Intermediaries are meso-level actors, connected to migrants, to local communities, to employers and to national governments in both origin and destination states. While there is nothing new about them – in many geographical contexts, they have long been the norm – scholars generally agree that their numbers have swelled in the past three decades alongside the increase in international migrants. One of the reasons identified in the literature is that as immigration (and exit) controls have become tougher and more bureaucratised, it has become increasingly challenging for migrants to manage the process of regular migration themselves. One solution is to hire intermediaries to manage the paperwork associated with the regular migration process. Another is to hire a different type of intermediary to help facilitate travel irregularly, bypassing the immigration (and exit) controls. In the case of labour migration brokerage, neoliberalism and flexible labour markets are usually mooted as reasons for the increase in intermediaries. This is because intermediaries are able to deliver low-wage, highly controlled workforces, quickly and cheaply for employers.
Intermediaries are known to have a series of micro and macro impacts on people, on geographic contexts, on labour markets, and on policy frameworks. For instance, intermediaries are known to direct people to specific destinations (countries, regions, towns and cities), into specific jobs and sectors, to influence how people migrate (route, transport), whether they travel regularly or irregularly and to what degree, what documents they travel with, the cost of journey etc. They also impact significantly on peoples’ experiences on the journey – good or bad – as well as their outcomes when they arrive in their destination country (e.g. when recruiters channel specific groups of migrants into low wage, poor condition jobs, charge high recruitment fees which means people are held in debt bondage or can’t remit monies home). An emerging literature however provides a counternarrative in highlighting that intermediaries that operate in origin countries can also act as agents of empowerment, enabling migrants to overcome pre-existing inequalities (e.g. gender, inequality). How intermediaries intersect with inequalities – positively or negatively, or even neutrally – is vastly under-theorised in the literature.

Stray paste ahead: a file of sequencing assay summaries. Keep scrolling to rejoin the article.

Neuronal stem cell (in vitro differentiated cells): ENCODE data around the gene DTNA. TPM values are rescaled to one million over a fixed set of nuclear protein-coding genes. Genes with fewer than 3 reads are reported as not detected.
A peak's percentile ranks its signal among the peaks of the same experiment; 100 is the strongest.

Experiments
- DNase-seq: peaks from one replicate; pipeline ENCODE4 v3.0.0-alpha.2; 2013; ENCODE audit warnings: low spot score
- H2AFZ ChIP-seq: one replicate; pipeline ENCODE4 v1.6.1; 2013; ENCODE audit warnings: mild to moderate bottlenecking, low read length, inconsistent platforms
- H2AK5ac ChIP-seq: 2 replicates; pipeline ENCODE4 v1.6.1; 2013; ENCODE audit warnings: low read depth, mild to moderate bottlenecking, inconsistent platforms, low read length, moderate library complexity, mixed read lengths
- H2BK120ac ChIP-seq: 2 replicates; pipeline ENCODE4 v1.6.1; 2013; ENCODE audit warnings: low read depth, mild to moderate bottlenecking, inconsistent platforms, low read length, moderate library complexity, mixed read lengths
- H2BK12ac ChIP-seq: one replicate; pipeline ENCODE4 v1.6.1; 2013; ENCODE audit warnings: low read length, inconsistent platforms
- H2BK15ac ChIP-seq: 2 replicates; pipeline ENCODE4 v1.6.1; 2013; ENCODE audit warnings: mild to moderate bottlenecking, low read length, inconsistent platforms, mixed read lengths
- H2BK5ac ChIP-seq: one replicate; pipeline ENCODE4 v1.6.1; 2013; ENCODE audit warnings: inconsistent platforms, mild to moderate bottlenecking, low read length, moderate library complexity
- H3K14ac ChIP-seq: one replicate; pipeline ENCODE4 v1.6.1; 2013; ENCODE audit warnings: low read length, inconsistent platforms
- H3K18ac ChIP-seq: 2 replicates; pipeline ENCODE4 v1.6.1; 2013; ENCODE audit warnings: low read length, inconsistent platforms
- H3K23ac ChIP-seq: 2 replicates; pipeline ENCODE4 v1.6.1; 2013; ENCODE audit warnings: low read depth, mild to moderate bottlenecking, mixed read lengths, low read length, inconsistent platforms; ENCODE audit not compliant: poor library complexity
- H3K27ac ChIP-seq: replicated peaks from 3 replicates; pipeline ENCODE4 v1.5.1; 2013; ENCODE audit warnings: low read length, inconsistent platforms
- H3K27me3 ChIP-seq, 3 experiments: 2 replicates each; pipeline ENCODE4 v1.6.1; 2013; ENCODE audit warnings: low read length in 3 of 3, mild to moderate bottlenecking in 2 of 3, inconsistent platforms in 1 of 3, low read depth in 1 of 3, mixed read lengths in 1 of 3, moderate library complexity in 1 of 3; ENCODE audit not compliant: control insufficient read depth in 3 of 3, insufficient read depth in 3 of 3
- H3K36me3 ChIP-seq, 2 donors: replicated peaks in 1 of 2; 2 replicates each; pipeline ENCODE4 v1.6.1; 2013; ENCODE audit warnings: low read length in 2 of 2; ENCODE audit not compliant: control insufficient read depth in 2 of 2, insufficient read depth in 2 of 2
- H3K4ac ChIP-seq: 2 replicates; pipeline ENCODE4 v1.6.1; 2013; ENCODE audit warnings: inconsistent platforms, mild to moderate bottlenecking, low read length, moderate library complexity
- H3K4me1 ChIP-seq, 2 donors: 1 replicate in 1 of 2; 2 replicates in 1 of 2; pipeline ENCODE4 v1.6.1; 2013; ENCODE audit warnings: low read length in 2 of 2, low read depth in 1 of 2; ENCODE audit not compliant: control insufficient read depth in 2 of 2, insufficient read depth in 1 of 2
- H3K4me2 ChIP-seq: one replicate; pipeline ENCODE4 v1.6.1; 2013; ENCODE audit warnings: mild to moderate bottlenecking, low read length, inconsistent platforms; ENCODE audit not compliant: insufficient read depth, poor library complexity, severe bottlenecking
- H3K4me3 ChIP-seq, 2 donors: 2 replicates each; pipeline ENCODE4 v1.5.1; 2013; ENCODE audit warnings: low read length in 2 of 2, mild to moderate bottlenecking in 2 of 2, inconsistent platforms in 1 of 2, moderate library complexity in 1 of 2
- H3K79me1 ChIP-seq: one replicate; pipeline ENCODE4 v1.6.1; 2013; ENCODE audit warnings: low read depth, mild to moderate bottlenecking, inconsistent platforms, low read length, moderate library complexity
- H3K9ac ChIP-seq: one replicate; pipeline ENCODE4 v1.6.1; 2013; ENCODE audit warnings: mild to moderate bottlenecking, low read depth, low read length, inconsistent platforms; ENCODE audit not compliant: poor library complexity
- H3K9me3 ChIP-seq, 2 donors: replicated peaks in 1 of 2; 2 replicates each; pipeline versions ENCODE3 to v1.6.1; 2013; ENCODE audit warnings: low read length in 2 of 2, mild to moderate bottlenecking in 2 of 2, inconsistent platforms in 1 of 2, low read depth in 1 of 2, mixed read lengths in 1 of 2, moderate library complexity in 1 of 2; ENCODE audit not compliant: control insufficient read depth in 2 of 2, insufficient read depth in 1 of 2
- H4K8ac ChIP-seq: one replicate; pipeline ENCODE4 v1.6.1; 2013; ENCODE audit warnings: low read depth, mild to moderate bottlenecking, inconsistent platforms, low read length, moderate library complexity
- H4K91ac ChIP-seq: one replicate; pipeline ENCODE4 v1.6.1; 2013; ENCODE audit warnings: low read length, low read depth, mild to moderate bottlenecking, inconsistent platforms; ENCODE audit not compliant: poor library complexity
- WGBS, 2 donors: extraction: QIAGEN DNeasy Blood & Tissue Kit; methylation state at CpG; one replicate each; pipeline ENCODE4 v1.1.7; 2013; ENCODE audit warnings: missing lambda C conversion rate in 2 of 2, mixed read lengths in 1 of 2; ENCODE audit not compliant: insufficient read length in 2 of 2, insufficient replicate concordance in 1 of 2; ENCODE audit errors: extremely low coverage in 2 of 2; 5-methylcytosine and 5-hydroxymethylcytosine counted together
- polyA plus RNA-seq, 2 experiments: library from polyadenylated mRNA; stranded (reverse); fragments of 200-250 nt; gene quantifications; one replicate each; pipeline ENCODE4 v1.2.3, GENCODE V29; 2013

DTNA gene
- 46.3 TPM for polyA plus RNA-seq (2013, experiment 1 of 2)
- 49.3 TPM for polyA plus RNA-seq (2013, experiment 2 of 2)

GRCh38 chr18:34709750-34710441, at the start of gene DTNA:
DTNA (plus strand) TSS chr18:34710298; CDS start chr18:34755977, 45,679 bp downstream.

Data for this WP will be collected through the survey and in Haiti-Brazil, Egypt-Jordan and Nepal-Malaysia. The three corridors provide contrasting examples of the types, form, use and activities of migration intermediaries. This provides significant opportunities for comparative analysis. Co-Is and their researchers in the countries will conduct the fieldwork. In this WP, we will work closely with the relevant corridor teams as well as with WP1 (Gender), WP2 (Children) and WP4 (Decision-making).
- Who or what mediates the process of migration?
- What do intermediaries do?
- How does migrant agency impact on the intermediation of migration?
- Which structural factors impact on the intermediation of migration?
- How do intermediaries mediate, and how are they mediated by, inequalities?